"This funding will help address the needs of all those who deserve their government's attention and resources, whether they developed symptoms in the days after 9/11 or in the years after 9/11," said Senator Menendez. "'We must never forget' means that the federal government cannot ignore it's duty to care for those who are suffering just because six years have passed. After a long period of federal inaction, this year Congress has begun to deliver the type of commitment that these victims of 9/11 deserve. We cannot rest until all of those who inhaled the toxic dust around Ground Zero are examined and those found to be sick are treated."
This landmark funding is a tremendous step toward caring for those who six years later - are still suffering as a result of the 9/11 attacks on our nation, said Congressman Nadler. As Abraham Lincoln said, we must care for him who shall have borne the battle. We must also continue fighting for comprehensive health benefits for all those who have become sick as a result of the collapse of the World Trade Center, whether they be first responders, local residents, office workers, or students. And we must ensure a full and proper clean-up of all affected areas, so that no more innocent people will be harmed by the environmental scars of 9/11.
This landmark bill would for the very first time ensure a full years funding for federal 9/11 health clinics, said Congresswoman Maloney. In addition, these funds will help provide care not only to 9/11 responders, but to lower Manhattan residents, workers and students, as well. The New York delegation worked hard to make sure that in 2008, 9/11 health clinic doctors wont have to worry about keeping their doors open. I urge the President to support this funding and sign this important bill.
This funding will finally provide medical monitoring and treatment to all the unsung heroes of 9/11, including 9/11 responders, area workers, residents and others. It is also an important step forward in fulfilling our responsibility to help all those who are sick today as well as those who become ill in the future, said Congressman Vito Fossella.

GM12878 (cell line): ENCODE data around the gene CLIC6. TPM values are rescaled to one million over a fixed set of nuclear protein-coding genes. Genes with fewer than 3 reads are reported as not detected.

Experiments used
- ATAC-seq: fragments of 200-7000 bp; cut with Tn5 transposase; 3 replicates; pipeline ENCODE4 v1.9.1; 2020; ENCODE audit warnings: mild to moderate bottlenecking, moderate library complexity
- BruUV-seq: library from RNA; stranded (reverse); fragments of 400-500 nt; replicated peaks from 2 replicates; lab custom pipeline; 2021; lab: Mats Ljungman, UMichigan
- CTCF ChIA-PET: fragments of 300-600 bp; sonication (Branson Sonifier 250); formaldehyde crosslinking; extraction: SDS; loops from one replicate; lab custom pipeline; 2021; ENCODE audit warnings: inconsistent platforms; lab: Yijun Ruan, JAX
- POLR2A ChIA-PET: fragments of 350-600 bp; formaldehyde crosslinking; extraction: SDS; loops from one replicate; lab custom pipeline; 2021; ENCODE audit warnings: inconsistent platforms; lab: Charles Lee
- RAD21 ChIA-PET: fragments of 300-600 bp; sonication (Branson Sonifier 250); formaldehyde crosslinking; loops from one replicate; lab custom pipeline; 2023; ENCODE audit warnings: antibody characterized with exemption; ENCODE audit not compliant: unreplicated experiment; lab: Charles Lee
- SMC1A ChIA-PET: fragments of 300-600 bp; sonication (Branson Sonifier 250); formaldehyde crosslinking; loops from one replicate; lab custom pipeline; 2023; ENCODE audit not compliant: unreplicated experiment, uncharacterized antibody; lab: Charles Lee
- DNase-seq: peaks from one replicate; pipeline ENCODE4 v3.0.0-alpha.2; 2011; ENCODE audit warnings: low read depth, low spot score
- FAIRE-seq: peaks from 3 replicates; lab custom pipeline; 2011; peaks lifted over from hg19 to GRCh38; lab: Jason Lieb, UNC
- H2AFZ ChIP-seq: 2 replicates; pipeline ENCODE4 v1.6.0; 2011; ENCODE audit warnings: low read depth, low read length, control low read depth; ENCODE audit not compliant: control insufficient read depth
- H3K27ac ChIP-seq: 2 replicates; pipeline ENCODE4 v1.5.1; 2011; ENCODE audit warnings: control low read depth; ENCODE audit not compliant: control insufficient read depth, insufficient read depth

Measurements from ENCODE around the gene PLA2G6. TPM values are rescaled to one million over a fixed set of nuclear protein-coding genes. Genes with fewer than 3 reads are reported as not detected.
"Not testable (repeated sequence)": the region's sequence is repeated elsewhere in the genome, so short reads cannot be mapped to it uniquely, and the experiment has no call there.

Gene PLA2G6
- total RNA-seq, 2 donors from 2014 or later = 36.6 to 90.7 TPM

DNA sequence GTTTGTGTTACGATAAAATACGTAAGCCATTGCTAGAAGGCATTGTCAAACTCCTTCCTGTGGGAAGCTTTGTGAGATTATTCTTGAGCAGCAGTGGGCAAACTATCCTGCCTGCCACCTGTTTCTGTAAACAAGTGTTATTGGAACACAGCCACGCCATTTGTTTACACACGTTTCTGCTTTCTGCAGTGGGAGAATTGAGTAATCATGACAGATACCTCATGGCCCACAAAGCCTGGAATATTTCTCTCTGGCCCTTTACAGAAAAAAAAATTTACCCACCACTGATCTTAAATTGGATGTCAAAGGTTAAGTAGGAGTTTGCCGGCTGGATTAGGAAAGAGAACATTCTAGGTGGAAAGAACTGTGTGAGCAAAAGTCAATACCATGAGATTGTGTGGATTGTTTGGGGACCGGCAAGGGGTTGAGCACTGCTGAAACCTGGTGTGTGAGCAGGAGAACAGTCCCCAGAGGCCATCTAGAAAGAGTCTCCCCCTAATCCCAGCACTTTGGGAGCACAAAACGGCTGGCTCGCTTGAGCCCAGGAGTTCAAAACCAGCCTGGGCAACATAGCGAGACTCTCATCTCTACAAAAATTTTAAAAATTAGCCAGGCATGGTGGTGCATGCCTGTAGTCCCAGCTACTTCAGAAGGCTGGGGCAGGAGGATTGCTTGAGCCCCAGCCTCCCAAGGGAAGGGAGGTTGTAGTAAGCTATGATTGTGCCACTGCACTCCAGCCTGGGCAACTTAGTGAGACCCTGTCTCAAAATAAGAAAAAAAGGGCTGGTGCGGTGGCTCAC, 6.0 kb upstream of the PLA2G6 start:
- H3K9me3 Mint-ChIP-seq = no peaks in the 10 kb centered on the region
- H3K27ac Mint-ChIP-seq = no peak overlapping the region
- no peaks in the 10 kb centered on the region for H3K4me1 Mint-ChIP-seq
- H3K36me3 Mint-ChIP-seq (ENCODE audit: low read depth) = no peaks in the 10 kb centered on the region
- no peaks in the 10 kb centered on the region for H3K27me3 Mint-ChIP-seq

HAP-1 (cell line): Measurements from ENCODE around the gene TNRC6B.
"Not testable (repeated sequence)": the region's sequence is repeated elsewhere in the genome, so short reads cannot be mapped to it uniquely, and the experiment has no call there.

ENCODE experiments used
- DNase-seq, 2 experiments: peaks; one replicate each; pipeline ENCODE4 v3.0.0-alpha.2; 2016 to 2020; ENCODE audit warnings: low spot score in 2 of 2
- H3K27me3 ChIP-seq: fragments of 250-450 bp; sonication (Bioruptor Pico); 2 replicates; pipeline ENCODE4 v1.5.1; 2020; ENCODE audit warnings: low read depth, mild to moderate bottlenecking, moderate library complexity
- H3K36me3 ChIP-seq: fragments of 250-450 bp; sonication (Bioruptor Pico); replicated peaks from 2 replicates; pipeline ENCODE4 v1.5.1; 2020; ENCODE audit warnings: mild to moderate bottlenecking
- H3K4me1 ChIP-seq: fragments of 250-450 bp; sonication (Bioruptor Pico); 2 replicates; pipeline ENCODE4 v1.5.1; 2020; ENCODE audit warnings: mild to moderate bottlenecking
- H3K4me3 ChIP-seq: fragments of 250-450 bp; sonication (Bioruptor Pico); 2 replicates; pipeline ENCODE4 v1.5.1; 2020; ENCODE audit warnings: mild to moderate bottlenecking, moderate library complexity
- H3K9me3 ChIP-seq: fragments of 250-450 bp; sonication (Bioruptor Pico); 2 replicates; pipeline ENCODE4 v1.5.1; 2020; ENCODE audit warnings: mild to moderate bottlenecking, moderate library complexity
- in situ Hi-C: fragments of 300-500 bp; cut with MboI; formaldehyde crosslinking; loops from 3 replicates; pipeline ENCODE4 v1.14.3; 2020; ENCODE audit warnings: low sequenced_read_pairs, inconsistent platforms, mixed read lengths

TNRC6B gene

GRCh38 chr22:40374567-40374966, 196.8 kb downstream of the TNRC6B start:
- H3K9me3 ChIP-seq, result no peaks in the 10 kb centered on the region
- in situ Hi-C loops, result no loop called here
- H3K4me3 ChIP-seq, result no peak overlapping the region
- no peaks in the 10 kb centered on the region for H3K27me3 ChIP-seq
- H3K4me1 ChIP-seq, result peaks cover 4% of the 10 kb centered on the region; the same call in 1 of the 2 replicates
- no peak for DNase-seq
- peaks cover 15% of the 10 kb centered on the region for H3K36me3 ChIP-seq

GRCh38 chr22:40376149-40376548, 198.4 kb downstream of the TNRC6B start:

The $108 million in new funding will go towards monitoring and treatment activities administered by the National Institute for Occupational Safety and Health (NIOSH) to help those individuals who were exposed to the environmental hazards released on and after 9/11. The $51.5 million portion in the Fiscal Year 2008 Labor, Health and Human Services (HHS) Appropriations Bill also includes statutory language requiring the Department of Health and Human Services, through NIOSH, to expand the program beyond responders and rescue workers to entities that would provide services to residents, office and commercial workers, students, and other individuals who were exposed. Existing programs to serve those who were impacted include the centers in the Mount Sinai Consortium and the program run by the New York City Fire Department.
The lawmakers said that the approved funding is a recognition of the importance of addressing the short and long-term health needs of those individuals who were exposed to the environmental hazards released as a result of the September 11, 2001 attacks upon the World Trade Center, and affirms the commitment of the federal government to provide assistance to those whose physical and mental health was adversely impacted as a result of this exposure. More than six years after the attacks, persistent health effects have been documented among rescue and recovery workers, such as asthma, chronic sinusitis, and gastrointestinal conditions. Post-traumatic stress disorder (PTSD), anxiety, depression, and other health effects have also been diagnosed among those who have been exposed.